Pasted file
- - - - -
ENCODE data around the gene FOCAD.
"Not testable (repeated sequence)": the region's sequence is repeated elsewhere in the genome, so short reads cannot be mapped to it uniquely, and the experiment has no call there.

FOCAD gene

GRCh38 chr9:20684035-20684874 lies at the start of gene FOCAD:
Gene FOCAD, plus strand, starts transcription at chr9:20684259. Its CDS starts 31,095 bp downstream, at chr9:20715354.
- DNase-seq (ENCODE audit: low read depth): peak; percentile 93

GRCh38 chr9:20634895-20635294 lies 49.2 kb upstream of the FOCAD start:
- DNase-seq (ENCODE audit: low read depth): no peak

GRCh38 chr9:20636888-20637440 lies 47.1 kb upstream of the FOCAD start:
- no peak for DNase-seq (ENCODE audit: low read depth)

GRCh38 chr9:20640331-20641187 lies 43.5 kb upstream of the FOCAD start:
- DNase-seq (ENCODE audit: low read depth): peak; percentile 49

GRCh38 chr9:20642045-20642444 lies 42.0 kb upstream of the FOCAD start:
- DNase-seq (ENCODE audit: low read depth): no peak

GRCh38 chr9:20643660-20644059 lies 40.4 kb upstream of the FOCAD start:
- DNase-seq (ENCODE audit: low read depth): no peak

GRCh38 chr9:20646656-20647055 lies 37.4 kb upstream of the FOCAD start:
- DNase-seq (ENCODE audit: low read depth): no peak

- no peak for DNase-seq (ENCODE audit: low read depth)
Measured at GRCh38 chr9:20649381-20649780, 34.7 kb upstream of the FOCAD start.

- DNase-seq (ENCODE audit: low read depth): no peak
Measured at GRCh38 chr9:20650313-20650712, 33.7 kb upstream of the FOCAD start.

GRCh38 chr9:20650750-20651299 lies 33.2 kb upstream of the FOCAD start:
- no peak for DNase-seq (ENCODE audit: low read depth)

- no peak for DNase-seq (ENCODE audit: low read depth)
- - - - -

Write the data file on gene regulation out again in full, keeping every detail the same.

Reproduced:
ENCODE data around the gene FOCAD.
"Not testable (repeated sequence)": the region's sequence is repeated elsewhere in the genome, so short reads cannot be mapped to it uniquely, and the experiment has no call there.

FOCAD gene

GRCh38 chr9:20684035-20684874 lies at the start of gene FOCAD:
Gene FOCAD, plus strand, starts transcription at chr9:20684259. Its CDS starts 31,095 bp downstream, at chr9:20715354.
- DNase-seq (ENCODE audit: low read depth): peak; percentile 93

GRCh38 chr9:20634895-20635294 lies 49.2 kb upstream of the FOCAD start:
- DNase-seq (ENCODE audit: low read depth): no peak

GRCh38 chr9:20636888-20637440 lies 47.1 kb upstream of the FOCAD start:
- no peak for DNase-seq (ENCODE audit: low read depth)

GRCh38 chr9:20640331-20641187 lies 43.5 kb upstream of the FOCAD start:
- DNase-seq (ENCODE audit: low read depth): peak; percentile 49

GRCh38 chr9:20642045-20642444 lies 42.0 kb upstream of the FOCAD start:
- DNase-seq (ENCODE audit: low read depth): no peak

GRCh38 chr9:20643660-20644059 lies 40.4 kb upstream of the FOCAD start:
- DNase-seq (ENCODE audit: low read depth): no peak

GRCh38 chr9:20646656-20647055 lies 37.4 kb upstream of the FOCAD start:
- DNase-seq (ENCODE audit: low read depth): no peak

- no peak for DNase-seq (ENCODE audit: low read depth)
Measured at GRCh38 chr9:20649381-20649780, 34.7 kb upstream of the FOCAD start.

- DNase-seq (ENCODE audit: low read depth): no peak
Measured at GRCh38 chr9:20650313-20650712, 33.7 kb upstream of the FOCAD start.

GRCh38 chr9:20650750-20651299 lies 33.2 kb upstream of the FOCAD start:
- no peak for DNase-seq (ENCODE audit: low read depth)

- no peak for DNase-seq (ENCODE audit: low read depth)